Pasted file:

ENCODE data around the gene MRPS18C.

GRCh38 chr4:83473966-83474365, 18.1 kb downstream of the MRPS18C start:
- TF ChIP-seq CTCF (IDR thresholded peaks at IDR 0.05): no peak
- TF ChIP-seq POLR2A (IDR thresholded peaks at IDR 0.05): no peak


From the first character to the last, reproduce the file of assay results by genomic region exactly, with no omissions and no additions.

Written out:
ENCODE data around the gene MRPS18C.

GRCh38 chr4:83473966-83474365, 18.1 kb downstream of the MRPS18C start:
- TF ChIP-seq CTCF (IDR thresholded peaks at IDR 0.05): no peak
- TF ChIP-seq POLR2A (IDR thresholded peaks at IDR 0.05): no peak